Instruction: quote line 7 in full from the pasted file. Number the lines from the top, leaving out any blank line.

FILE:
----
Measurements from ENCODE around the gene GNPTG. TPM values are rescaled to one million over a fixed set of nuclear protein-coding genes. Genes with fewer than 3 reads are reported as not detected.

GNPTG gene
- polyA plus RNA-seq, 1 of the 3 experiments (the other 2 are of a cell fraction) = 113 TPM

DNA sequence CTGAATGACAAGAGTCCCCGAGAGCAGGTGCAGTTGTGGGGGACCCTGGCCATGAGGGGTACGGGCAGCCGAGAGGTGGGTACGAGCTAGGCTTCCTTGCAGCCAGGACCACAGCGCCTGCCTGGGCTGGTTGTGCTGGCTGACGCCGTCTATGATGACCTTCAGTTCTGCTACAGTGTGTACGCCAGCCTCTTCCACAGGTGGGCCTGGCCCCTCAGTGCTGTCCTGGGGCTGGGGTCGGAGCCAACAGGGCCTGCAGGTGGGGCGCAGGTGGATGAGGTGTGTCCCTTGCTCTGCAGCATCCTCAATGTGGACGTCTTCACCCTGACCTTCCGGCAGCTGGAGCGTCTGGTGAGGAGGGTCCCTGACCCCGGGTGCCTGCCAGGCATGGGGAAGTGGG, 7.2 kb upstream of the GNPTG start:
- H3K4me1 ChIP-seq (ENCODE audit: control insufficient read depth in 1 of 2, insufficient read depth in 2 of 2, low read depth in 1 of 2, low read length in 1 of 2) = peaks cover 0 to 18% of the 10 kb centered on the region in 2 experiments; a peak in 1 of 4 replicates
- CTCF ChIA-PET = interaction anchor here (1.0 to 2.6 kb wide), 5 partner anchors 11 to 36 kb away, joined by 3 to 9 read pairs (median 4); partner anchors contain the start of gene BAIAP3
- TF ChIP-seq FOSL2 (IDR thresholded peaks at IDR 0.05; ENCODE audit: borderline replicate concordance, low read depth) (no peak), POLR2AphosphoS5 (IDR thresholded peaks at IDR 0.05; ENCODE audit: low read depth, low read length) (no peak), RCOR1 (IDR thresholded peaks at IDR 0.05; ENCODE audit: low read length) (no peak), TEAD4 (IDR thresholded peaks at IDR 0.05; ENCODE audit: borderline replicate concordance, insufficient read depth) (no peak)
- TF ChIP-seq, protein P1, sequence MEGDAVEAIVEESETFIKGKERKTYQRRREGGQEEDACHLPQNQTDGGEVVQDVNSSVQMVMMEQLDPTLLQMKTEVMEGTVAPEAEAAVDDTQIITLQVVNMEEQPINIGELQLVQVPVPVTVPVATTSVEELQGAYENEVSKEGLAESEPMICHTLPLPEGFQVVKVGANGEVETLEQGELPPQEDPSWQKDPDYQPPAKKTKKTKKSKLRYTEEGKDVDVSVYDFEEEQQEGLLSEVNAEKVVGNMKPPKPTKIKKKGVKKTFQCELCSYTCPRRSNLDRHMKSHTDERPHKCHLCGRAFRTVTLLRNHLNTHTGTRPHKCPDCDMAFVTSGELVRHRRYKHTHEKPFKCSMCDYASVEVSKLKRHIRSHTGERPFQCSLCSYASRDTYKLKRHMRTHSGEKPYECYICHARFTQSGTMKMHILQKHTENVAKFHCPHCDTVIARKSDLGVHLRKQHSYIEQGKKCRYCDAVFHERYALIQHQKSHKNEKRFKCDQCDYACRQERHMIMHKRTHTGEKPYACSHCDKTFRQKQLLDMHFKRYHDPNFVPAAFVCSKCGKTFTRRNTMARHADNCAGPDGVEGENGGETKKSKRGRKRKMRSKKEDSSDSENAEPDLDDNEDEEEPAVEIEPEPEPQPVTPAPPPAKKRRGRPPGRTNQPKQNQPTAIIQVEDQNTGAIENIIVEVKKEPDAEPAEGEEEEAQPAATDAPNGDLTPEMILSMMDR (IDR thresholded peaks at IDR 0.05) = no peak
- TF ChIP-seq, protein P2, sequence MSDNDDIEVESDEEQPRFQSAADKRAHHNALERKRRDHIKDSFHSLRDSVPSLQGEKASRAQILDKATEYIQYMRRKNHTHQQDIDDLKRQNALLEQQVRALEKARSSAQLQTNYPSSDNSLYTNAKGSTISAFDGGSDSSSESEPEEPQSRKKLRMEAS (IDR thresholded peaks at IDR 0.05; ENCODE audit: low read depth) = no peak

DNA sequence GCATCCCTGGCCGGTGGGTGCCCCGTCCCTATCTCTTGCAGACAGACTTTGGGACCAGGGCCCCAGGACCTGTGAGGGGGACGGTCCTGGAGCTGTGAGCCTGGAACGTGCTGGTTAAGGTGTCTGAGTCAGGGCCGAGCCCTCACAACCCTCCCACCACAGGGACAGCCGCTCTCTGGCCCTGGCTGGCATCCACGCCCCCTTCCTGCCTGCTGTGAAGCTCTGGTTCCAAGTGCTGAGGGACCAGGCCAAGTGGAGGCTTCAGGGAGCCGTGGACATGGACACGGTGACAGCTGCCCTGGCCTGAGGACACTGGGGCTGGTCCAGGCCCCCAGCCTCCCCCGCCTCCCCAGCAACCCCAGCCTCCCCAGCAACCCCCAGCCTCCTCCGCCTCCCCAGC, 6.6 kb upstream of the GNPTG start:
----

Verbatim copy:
- TF ChIP-seq FOSL2 (IDR thresholded peaks at IDR 0.05; ENCODE audit: borderline replicate concordance, low read depth) (no peak), POLR2AphosphoS5 (IDR thresholded peaks at IDR 0.05; ENCODE audit: low read depth, low read length) (no peak), RCOR1 (IDR thresholded peaks at IDR 0.05; ENCODE audit: low read length) (no peak), TEAD4 (IDR thresholded peaks at IDR 0.05; ENCODE audit: borderline replicate concordance, insufficient read depth) (no peak)